What are allogeneic transplants?

June 1, 2018 Word for Word Media 0Comment

We learn about the specialised and complicated allogeneic stem cell transplants.

Allogeneic transplants – obtained from a donor

Allogeneic transplants, also known as an allograft or donor peripheral blood stem cell transplant (PBSCT), differ from autologous transplants in that the stem cells are not obtained from the patient’s body but from a donor who may be related, or a matched unrelated donor (MUD). This type of transplant is much more specialised than an autologous transplant and a lot more complicated.

What diseases do allogeneic transplants treat?

  • Acute myeloblastic leukaemia; acute myelogenous leukaemia (AML)
  • Chronic myelogenous leukaemia (CML) – this disease has more treatment options now other than a transplant due to a monoclonal antibody.
  • Chronic lymphocytic leukaemia (CLL)
  • Hodgkin’s lymphoma (NL) and non-Hodgkin’s lymphoma (NHL)
  • Aplastic anaemia 
  • Multiple myeloma
  • Myelodysplasia syndrome (MDS)

Though, research is being carried out on other conditions, to expand treatment.

How does an allogeneic transplant work?

Peripheral blood stem cells (PBSCT) are taken out of circulating blood from the donor and used to replace diseased marrow in the patient. 

Once harvested, the stem cells will be tested. They can be transplanted to the donor on that day, or can be frozen while the patient is undergoing conditioning. 

Once the patient is ready for the transplant, the stem cells are defrosted. The unit I worked for generally used cryopreservation (use of very low temperatures to preserve structurally intact living cells and tissues). However, in the case of cells arriving from another country, one unit was infused directly into the patient and the other half of the collection was sent for cryopreservation for later use, if needed.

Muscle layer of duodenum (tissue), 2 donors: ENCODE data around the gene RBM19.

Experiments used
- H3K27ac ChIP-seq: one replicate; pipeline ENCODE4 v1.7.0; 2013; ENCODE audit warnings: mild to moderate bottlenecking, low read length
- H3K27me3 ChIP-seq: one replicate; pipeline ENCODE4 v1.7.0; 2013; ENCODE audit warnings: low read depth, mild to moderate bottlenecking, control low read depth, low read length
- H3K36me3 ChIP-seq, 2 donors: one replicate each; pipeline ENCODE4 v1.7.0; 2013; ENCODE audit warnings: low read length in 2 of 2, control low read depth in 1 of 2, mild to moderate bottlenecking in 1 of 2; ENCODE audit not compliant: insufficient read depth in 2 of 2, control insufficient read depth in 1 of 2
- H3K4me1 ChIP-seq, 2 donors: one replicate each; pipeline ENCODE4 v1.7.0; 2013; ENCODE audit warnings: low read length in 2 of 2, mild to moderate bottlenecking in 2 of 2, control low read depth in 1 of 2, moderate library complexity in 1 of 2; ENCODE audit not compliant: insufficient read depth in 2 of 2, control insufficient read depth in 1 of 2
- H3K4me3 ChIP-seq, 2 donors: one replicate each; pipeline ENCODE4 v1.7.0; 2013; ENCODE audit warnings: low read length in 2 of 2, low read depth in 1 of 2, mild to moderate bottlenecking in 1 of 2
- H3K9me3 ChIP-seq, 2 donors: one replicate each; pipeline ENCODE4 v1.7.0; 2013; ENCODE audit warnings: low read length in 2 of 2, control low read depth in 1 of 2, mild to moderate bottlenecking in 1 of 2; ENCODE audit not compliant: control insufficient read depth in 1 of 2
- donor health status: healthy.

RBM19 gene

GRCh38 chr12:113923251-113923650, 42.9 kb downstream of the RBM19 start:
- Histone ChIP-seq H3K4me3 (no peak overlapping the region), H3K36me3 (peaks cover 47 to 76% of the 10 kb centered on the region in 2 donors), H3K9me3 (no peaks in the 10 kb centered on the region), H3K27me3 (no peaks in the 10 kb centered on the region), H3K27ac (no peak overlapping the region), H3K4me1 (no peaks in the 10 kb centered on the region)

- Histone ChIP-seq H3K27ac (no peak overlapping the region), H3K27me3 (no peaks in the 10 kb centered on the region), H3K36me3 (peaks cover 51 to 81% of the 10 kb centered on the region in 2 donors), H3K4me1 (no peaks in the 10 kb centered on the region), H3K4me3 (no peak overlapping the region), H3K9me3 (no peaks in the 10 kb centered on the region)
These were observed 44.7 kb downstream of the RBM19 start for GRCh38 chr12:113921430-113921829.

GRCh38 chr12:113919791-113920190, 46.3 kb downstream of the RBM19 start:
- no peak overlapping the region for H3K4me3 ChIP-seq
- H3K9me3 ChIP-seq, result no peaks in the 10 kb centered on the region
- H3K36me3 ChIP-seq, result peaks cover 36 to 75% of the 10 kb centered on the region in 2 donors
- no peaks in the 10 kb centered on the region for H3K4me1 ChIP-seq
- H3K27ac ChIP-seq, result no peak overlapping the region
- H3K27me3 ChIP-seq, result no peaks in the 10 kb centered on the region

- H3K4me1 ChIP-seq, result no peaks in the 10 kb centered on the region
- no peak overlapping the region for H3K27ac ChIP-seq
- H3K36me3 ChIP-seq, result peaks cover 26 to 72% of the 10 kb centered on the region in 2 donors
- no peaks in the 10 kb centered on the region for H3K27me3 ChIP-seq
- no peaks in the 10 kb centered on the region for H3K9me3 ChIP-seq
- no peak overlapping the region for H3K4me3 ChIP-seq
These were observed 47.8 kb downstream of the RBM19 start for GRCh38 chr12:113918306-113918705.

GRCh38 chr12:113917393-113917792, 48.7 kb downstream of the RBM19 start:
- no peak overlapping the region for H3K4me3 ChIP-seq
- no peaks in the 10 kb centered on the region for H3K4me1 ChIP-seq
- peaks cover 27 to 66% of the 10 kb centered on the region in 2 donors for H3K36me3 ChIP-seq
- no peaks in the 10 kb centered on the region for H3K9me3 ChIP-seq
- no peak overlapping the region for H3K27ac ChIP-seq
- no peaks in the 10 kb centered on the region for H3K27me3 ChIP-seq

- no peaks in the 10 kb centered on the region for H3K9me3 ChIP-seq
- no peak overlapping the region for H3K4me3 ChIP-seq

Donor registries

Donors are found from donor registries either locally (The South African Bone Marrow Registry (SABMR)) or internationally. 

The registries rely on people joining and having a small amount of blood taken, to be tested for an early human leukocyte antigen (HLA)/tissue typing level. HLA is present in the white blood cells/tissues in the body and the antigens tell us the tissue typing. These results are then registered on the database.

A donor may be a match for someone in South Africa or overseas as all registries co-operate. A match may happen quickly or a donor may be on the database and not get called for years. It all depends on their typing. 

The Sunflower Fund, a SA non-profit organisation, works to promote stem cell drives and sponsors some of the cost of typing. Through their great work, South Africaís database is growing.  

Identifying a donor 

Finding a matched donor is the key to a successful allograft. Donors may include:

  • HLA-matched relative – usually a brother/sister.
  • HLA-matched unrelated donor (MUD).
  • HLA-mismatched family donor (only  if the degree of mismatching is not overwhelming and no possible registry donor is available).
  • Unrelated umbilical cord blood stem cells. Note, these are not available in South Africa as there is no registry yet for donor cord blood cells. Some overseas registries have a database    and they’re available to South Africa.

Siblings are tested first and a sibling donor is the jackpot. If there is no match in the family then the patient’s tissue typing is compared to records of donor typing, until hopefully a match is found in South Africa or internationally. This can take up to four months and longer. The waiting time is tense and either a donor is found, or disappointingly not. 

A transplant from a MUD donor, even if a complete match at all levels of testing, carries more risks than from a matched sibling. Though, the typing worldwide is getting better as well as the knowledge of how to care for a transplant recipient following transplantation. 

A mismatch donor can lead to a much more complicated transplant and less success, and is only ever considered in a serious case.


An allograft is extremely expensive, especially if it involves an overseas donor so it’s essential that the patient’s medical aid covers it. Though, sadly some medical aids don’t. Certain medical aids will only cover a local donor.